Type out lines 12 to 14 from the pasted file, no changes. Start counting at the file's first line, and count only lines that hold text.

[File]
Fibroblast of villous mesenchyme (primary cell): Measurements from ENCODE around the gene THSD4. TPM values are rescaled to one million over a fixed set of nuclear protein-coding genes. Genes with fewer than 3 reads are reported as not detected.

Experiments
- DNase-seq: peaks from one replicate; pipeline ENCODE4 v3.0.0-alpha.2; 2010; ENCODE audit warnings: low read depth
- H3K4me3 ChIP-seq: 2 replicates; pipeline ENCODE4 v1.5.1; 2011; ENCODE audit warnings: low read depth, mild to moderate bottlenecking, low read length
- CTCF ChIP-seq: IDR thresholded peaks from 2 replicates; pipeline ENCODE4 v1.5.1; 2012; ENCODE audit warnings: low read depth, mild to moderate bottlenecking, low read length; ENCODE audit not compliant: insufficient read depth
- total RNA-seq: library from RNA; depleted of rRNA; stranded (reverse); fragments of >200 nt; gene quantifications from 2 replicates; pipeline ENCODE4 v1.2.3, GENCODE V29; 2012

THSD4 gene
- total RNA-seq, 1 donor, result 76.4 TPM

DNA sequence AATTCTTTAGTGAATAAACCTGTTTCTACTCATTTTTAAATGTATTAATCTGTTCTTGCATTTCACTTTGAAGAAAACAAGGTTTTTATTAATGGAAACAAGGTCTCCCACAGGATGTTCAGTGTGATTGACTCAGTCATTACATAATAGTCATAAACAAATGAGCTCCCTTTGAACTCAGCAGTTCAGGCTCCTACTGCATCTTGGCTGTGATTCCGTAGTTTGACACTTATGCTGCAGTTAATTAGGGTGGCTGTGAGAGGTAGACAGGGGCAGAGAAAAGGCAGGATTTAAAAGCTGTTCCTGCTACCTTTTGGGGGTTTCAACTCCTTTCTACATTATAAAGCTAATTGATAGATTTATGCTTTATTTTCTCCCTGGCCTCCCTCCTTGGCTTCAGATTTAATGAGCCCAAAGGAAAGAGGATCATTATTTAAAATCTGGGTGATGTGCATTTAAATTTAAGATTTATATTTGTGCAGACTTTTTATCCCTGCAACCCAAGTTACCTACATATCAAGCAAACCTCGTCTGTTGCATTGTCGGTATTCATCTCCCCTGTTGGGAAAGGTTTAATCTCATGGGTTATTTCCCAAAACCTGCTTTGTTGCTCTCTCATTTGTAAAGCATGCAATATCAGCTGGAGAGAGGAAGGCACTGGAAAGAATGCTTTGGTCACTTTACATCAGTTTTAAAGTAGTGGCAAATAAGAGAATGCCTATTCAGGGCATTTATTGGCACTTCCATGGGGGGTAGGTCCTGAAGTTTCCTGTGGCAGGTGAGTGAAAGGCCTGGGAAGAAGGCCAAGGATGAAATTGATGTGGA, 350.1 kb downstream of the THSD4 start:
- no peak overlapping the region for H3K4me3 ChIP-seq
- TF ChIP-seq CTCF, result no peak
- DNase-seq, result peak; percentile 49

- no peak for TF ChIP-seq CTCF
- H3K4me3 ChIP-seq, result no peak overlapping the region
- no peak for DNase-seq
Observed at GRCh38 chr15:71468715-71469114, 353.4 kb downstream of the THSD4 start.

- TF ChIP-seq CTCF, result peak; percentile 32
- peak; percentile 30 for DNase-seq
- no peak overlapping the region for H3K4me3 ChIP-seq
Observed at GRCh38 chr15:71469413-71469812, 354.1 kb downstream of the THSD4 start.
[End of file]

- DNase-seq, result peak; percentile 49

- no peak for TF ChIP-seq CTCF
- H3K4me3 ChIP-seq, result no peak overlapping the region